by Caroline Cummings
I know what it’s like to pitch to investors—both angels and venture capitalists. I’ve raised close to $1 million from angel investors for my previous technology start-ups. Sometimes you only get 10 minutes to pitch your business opportunity to the investors (or less in some cases). Below is a format I’ve successfully used, as well as helped many other first-time start-up CEOs raise investment capital.
If there’s one thing I can’t stress enough, it’s the importance of rehearsing your pitch. I’ve seen too many entrepreneurs think, “Oh, I know my business inside and out—pitching will be a breeze!” Good luck! I’ve also seen many entrepreneurs crash and burn when delivering their investor pitch—and ramble on and on. There’s nothing more frustrating then being told, “I only need 10 minutes of your time,” and then 20 minutes later you’re still on slide #5.
Additionally, investors will want you to be able to back-up your claims. Have a well thought out business plan on-hand to share, so investors can read more if they’d like to. The intention, after all, is that you deliver a powerful pitch, and their hands are out asking for either your executive summary or your complete business plan.
These are the most important things to keep in mind when you prepare your pitch:1. Tell a Story
Begin your pitch with a compelling story. This will engage your audience right out of the gate. And if you can relate your story to your audience, even better! Your story should address the problem you’re solving in the marketplace.
2. Your Solution
Share what’s unique about your product and how it will solve the issue you shared in the previous slide. Keep it short, concise, and easy for the investor to explain to others. Avoid using buzz words unless your investors are very familiar with your industry.
3. Your Successes
Early in the presentation you want to build some credibility. Take some time to share the relevant traction you’ve had. This is your opportunity to blow your own horn! Impress the investors with what you and your team have accomplished to date (sales, contracts, key hires, product launches, etc.).
4. Your Target Market
Don’t say that everyone in the world is potentially your market, even it it could be true one day. Be realistic about who you’re building your product for and break out your market into TAM, SAM and SOM. This will not only impress your audience, but it will help you think more strategically about your roll-out plan.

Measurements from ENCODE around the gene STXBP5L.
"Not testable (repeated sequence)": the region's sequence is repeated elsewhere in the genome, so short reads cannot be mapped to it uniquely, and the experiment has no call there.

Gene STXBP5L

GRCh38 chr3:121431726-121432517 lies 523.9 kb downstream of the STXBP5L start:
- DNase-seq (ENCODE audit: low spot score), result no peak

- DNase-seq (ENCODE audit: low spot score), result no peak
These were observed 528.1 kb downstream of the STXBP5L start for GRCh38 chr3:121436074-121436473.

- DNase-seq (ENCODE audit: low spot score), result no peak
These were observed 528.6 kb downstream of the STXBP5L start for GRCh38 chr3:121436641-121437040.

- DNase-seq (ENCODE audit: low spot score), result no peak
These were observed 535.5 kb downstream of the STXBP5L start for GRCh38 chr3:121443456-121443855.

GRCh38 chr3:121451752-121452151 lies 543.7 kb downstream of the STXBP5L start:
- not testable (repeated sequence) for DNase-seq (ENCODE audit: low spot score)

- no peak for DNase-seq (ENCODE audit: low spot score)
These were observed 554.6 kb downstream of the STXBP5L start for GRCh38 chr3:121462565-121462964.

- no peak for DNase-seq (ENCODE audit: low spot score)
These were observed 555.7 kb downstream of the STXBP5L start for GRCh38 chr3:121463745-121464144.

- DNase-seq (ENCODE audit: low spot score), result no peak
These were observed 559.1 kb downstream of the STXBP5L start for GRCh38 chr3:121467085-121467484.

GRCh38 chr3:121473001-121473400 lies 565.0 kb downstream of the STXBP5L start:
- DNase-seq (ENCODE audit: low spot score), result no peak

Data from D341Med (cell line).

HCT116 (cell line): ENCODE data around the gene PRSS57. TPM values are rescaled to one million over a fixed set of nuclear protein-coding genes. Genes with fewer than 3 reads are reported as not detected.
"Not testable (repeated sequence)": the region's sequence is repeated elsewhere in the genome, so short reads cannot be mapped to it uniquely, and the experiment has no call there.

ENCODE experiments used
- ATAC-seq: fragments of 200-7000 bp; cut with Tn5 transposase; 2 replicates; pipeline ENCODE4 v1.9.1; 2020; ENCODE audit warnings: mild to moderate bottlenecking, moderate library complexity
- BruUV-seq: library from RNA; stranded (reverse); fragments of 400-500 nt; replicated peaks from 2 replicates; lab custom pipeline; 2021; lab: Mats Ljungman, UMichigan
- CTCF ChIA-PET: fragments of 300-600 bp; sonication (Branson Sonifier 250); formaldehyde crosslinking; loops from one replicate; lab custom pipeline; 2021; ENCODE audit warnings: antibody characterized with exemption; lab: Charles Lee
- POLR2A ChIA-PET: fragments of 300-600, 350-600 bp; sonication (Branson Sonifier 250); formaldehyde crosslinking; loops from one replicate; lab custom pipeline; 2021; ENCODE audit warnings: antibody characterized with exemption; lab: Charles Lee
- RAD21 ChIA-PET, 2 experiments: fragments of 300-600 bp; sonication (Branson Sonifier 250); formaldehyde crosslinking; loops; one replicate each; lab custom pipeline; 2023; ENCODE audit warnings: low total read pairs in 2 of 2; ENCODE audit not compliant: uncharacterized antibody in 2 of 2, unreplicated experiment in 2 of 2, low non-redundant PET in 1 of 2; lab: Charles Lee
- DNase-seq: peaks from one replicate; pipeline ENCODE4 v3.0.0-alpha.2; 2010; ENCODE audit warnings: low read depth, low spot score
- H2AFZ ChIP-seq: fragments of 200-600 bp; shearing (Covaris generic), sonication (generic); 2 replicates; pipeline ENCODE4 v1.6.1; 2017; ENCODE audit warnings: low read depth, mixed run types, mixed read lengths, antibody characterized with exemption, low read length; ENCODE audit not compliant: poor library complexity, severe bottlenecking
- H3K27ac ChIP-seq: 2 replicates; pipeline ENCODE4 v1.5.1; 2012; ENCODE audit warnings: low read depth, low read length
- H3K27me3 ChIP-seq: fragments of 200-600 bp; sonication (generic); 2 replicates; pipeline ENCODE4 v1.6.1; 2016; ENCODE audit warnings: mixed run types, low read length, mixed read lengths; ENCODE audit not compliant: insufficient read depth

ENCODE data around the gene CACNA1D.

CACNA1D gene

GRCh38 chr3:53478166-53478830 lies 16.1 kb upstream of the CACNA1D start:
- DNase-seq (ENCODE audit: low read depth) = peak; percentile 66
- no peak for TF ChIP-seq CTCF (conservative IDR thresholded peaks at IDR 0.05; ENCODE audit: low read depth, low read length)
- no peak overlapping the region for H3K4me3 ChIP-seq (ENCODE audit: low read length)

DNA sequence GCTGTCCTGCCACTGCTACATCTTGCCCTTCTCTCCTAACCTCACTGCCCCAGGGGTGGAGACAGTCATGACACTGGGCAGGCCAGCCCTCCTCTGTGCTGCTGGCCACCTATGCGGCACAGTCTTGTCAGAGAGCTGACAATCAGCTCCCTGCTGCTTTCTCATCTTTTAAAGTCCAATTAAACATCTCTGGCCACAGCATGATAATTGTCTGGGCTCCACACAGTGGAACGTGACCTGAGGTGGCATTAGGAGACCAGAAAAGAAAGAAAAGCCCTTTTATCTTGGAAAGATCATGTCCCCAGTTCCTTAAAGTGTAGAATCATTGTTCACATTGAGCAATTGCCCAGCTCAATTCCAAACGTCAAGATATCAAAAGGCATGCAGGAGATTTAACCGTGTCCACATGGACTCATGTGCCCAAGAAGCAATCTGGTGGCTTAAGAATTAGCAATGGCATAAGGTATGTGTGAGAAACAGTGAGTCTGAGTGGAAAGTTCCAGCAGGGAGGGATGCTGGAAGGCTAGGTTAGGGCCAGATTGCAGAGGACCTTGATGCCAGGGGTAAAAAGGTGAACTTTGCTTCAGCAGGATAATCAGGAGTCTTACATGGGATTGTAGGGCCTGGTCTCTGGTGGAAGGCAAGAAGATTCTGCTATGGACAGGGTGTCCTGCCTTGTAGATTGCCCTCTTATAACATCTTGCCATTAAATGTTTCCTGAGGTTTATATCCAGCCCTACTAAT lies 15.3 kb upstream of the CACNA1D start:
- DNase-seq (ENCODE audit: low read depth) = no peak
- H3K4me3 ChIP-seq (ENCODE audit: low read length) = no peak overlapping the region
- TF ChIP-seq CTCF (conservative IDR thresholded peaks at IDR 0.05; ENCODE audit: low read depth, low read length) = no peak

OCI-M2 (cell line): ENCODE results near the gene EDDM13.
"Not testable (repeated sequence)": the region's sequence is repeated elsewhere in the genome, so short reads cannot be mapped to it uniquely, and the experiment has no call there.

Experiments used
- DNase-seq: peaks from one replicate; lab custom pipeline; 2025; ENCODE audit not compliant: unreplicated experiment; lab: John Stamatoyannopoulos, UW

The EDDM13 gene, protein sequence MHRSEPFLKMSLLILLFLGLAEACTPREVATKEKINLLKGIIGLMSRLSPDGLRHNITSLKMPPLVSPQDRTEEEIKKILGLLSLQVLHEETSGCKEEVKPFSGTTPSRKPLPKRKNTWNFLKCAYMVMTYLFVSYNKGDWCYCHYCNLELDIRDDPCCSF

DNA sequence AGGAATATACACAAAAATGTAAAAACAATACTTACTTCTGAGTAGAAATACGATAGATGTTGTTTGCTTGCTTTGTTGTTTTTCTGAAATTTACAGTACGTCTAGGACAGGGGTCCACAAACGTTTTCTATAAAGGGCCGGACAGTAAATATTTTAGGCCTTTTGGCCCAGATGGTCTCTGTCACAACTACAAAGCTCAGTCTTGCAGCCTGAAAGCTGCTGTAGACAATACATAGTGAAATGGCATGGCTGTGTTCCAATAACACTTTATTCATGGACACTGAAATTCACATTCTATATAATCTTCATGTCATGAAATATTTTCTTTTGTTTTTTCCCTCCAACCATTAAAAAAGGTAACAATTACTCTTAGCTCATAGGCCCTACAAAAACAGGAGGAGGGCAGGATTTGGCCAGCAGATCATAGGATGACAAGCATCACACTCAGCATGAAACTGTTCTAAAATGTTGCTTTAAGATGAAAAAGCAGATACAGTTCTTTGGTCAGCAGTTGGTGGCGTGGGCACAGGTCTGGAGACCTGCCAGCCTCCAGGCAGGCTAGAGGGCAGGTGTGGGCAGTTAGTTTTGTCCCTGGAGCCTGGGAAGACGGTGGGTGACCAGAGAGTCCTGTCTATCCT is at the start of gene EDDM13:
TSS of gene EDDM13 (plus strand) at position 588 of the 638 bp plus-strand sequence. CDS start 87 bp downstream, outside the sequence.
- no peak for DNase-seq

5. Customer Acquisition
This is usually one of the most skipped sections of an investor pitch and a full business plan. How will you reach your customers? How much will it cost? How will you measure success? Your financials should easily allow you to calculate your customer acquisition costs.
6. Your Competition
Again, a VERY important part of your pitch, and many people omit this section or don’t provide enough detail about why they’re so different from their competitors. The best way to communicate your value proposition over your competitors’ is to show this slide in a matrix format—where you list your competitors down the left side of the page, you have your features/benefits across the top, and place check marks in the boxes for which company offers that service (see example in presentation above). Ideally, you have check marks across the top for every category, and your competitors lack in key areas to show your competitive advantage.
7. Your Revenue Model
Investors tend to care about this slide the most. How will you make money? Be very specific about your products and pricing and emphasize again how your market is anxiously awaiting your arrival.
8. Your Financial Projections
Show what you’re projecting in revenue (per product) over the next three to five years. You MUST back-up your numbers by sharing your assumptions. You’ll see investors taking out their smartphone calculators to make sure your numbers make sense, so give them the information they need to see that your calculations are accurate. If your financial chart shows “hockey-stick growth,” be sure to explain what happens to cause those inflection points.
9. Your Team
Investors invest in people first and ideas second, so be sure to share details about your rock star team and why they are the right people to lead this company. Also be sure to share what skill-sets you may be missing on your team. Most start-up teams are missing some key talent – be it marketing, management expertise, programmers, sales, operations, financial management, etc. Let them know that you know what you don’t know!
10. Your Funding Needs
Clearly spell-out how much money has already been invested in your company, by whom, ownership percentages, and how much more you need to go to the next level (and be clear about what level that is). Will you need to raise multiple rounds of financing? Is the investment you’re seeking a convertible note, an equity round, etc.? Remind the audience why your management team is capable of managing their investment for growth. In the presentation above, I picked the image of a homeless person holding a cardboard sign that reads “Britney’s sister is going to have a baby and I need money for a nice gift” for a reason. The only thing missing out of this “ask” is the exact amount he needs to buy the gift! This is the level of detail you want to include on this slide: how much you need, why you need the money, what it will be used for, and the intended outcome.
11. Your Exit Strategy
If you’re seeking large sums of investment capital (over $1M), most investors will want to know what your exit strategy is. Are you planning on getting acquired, going public (very few companies actually do), or something else? Show you’ve done some due diligence on this exit strategy, including the companies you’re targeting, and why it would make sense 3, 5, or 10 years down the road.